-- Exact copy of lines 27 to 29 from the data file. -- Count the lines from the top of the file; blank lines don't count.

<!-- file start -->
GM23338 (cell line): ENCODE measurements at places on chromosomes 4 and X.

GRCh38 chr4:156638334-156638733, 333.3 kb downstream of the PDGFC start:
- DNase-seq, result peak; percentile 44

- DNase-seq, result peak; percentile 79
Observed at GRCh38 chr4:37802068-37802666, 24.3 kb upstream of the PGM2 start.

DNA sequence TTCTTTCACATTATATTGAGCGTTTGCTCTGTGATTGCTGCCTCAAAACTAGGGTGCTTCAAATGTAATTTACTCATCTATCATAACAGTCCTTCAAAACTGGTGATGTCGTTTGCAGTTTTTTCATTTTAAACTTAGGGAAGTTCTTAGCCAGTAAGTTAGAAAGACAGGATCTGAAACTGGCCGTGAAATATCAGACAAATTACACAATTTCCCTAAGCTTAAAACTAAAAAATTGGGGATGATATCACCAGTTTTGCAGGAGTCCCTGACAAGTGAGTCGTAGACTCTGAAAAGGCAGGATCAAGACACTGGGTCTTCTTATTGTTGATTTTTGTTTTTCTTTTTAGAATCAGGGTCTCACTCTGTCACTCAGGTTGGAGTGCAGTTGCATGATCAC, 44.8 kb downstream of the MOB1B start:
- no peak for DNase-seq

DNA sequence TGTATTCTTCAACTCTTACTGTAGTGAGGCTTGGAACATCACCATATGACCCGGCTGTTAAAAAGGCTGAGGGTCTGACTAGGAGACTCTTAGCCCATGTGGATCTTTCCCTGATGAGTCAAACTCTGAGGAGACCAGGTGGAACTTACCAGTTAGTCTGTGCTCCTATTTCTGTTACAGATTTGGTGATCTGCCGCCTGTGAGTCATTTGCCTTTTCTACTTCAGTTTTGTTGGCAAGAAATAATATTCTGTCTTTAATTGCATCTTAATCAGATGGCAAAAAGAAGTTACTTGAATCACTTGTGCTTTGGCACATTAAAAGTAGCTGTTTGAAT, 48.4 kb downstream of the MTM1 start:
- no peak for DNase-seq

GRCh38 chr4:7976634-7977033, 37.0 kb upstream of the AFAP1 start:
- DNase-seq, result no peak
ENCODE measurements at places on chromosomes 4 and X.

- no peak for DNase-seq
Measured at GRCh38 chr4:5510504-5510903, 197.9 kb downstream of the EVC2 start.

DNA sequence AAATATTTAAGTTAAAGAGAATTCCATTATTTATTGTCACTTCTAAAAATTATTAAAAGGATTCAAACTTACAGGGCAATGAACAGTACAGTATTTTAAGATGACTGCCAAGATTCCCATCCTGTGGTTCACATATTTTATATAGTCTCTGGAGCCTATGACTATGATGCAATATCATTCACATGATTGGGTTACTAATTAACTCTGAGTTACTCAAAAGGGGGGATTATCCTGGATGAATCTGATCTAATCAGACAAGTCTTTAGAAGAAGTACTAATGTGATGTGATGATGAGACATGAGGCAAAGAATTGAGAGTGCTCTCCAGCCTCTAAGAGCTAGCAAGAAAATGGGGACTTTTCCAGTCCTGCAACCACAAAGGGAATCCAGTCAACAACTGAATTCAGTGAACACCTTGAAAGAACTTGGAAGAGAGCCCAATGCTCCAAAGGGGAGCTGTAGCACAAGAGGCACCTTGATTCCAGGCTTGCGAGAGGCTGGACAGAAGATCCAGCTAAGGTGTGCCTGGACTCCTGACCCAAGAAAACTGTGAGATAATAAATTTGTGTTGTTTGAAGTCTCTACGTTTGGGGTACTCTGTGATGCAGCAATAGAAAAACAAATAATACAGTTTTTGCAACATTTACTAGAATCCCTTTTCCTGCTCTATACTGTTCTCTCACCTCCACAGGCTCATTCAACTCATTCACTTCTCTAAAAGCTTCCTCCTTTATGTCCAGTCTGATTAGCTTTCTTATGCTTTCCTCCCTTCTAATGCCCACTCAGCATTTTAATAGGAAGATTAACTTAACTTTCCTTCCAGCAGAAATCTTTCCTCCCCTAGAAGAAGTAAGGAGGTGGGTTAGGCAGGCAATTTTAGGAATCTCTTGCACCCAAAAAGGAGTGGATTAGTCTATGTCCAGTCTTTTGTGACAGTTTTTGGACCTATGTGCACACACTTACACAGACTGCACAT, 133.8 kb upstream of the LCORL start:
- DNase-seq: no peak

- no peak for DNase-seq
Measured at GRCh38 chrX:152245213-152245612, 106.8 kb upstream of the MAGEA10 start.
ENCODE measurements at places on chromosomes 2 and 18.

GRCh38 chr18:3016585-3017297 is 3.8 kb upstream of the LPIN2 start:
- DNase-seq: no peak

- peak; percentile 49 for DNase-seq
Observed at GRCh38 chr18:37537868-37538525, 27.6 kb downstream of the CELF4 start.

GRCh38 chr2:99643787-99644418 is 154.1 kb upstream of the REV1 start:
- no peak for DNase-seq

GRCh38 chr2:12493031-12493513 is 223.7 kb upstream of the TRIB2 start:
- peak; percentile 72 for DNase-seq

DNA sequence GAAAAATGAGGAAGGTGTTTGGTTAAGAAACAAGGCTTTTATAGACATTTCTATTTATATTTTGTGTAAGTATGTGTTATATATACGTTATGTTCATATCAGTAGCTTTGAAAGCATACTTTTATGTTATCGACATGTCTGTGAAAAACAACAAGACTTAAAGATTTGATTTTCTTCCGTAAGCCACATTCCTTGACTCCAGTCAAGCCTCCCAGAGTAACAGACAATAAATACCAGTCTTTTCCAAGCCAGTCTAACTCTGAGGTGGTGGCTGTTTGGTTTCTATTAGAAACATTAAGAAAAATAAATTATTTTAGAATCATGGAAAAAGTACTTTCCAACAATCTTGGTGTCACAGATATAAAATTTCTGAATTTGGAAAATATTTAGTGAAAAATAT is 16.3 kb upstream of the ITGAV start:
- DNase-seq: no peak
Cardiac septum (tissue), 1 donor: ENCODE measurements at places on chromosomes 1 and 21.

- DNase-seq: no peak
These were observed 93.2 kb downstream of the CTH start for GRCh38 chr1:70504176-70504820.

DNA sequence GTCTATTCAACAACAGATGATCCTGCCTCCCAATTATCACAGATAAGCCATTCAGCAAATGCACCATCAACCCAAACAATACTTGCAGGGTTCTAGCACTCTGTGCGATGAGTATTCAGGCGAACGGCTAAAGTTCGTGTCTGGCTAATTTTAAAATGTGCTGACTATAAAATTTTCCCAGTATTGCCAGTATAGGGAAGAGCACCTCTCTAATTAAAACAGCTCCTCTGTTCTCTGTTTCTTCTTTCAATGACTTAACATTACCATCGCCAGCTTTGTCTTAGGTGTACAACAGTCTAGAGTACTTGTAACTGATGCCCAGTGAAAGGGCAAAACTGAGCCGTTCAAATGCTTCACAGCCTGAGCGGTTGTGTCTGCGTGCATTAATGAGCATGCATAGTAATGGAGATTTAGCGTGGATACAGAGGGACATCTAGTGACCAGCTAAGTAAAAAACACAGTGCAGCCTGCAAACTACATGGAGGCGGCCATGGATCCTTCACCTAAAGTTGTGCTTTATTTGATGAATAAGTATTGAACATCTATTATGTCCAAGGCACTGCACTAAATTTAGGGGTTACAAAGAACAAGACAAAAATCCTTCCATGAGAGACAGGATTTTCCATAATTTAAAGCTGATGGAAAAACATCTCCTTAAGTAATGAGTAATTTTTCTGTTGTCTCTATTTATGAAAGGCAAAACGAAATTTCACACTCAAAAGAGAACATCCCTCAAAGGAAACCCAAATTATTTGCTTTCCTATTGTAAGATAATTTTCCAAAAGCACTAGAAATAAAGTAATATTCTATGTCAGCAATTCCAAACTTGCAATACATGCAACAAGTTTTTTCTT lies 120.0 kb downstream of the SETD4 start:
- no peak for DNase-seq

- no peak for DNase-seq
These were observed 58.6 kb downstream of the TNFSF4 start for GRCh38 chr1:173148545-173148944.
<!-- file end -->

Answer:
- peak; percentile 72 for DNase-seq

DNA sequence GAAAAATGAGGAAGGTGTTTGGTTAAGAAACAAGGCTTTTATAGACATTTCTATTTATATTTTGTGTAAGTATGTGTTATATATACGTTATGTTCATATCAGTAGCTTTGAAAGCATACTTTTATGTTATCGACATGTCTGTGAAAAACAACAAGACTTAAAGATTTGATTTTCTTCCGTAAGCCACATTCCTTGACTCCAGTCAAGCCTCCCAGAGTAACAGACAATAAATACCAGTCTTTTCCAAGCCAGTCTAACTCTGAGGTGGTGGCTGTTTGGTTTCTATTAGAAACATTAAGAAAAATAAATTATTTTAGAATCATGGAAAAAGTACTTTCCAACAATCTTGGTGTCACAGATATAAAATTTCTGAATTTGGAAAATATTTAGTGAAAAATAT is 16.3 kb upstream of the ITGAV start:
- DNase-seq: no peak